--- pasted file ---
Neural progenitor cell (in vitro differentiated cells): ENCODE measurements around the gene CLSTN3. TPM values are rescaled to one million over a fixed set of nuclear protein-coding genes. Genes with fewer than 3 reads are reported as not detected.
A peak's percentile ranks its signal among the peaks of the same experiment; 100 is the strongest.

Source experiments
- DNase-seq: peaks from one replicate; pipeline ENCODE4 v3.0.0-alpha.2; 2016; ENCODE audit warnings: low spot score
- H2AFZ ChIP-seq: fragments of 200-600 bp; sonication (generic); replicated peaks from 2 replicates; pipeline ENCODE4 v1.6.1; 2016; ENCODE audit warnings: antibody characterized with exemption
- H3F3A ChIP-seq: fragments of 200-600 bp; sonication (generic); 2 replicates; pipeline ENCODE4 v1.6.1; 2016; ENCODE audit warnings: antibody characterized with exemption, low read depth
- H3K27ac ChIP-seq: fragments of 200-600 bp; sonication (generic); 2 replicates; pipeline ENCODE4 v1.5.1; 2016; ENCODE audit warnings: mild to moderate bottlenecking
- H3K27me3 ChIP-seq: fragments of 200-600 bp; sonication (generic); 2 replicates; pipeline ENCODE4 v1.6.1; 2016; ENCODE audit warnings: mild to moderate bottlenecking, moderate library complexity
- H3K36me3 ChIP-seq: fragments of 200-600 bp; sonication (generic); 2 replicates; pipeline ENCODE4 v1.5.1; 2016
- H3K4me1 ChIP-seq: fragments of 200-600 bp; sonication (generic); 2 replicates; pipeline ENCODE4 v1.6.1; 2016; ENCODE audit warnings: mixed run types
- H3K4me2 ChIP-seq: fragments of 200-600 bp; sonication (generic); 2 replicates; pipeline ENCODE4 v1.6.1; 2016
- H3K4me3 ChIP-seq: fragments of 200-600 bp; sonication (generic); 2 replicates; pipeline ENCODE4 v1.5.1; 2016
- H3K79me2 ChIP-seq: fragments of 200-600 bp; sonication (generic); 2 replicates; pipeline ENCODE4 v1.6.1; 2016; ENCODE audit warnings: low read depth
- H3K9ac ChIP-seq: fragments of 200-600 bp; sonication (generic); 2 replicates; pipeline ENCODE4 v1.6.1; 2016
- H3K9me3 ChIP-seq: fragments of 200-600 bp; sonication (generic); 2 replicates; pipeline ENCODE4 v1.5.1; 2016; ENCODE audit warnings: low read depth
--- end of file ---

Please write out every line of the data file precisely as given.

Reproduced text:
Neural progenitor cell (in vitro differentiated cells): ENCODE measurements around the gene CLSTN3. TPM values are rescaled to one million over a fixed set of nuclear protein-coding genes. Genes with fewer than 3 reads are reported as not detected.
A peak's percentile ranks its signal among the peaks of the same experiment; 100 is the strongest.

Source experiments
- DNase-seq: peaks from one replicate; pipeline ENCODE4 v3.0.0-alpha.2; 2016; ENCODE audit warnings: low spot score
- H2AFZ ChIP-seq: fragments of 200-600 bp; sonication (generic); replicated peaks from 2 replicates; pipeline ENCODE4 v1.6.1; 2016; ENCODE audit warnings: antibody characterized with exemption
- H3F3A ChIP-seq: fragments of 200-600 bp; sonication (generic); 2 replicates; pipeline ENCODE4 v1.6.1; 2016; ENCODE audit warnings: antibody characterized with exemption, low read depth
- H3K27ac ChIP-seq: fragments of 200-600 bp; sonication (generic); 2 replicates; pipeline ENCODE4 v1.5.1; 2016; ENCODE audit warnings: mild to moderate bottlenecking
- H3K27me3 ChIP-seq: fragments of 200-600 bp; sonication (generic); 2 replicates; pipeline ENCODE4 v1.6.1; 2016; ENCODE audit warnings: mild to moderate bottlenecking, moderate library complexity
- H3K36me3 ChIP-seq: fragments of 200-600 bp; sonication (generic); 2 replicates; pipeline ENCODE4 v1.5.1; 2016
- H3K4me1 ChIP-seq: fragments of 200-600 bp; sonication (generic); 2 replicates; pipeline ENCODE4 v1.6.1; 2016; ENCODE audit warnings: mixed run types
- H3K4me2 ChIP-seq: fragments of 200-600 bp; sonication (generic); 2 replicates; pipeline ENCODE4 v1.6.1; 2016
- H3K4me3 ChIP-seq: fragments of 200-600 bp; sonication (generic); 2 replicates; pipeline ENCODE4 v1.5.1; 2016
- H3K79me2 ChIP-seq: fragments of 200-600 bp; sonication (generic); 2 replicates; pipeline ENCODE4 v1.6.1; 2016; ENCODE audit warnings: low read depth
- H3K9ac ChIP-seq: fragments of 200-600 bp; sonication (generic); 2 replicates; pipeline ENCODE4 v1.6.1; 2016
- H3K9me3 ChIP-seq: fragments of 200-600 bp; sonication (generic); 2 replicates; pipeline ENCODE4 v1.5.1; 2016; ENCODE audit warnings: low read depth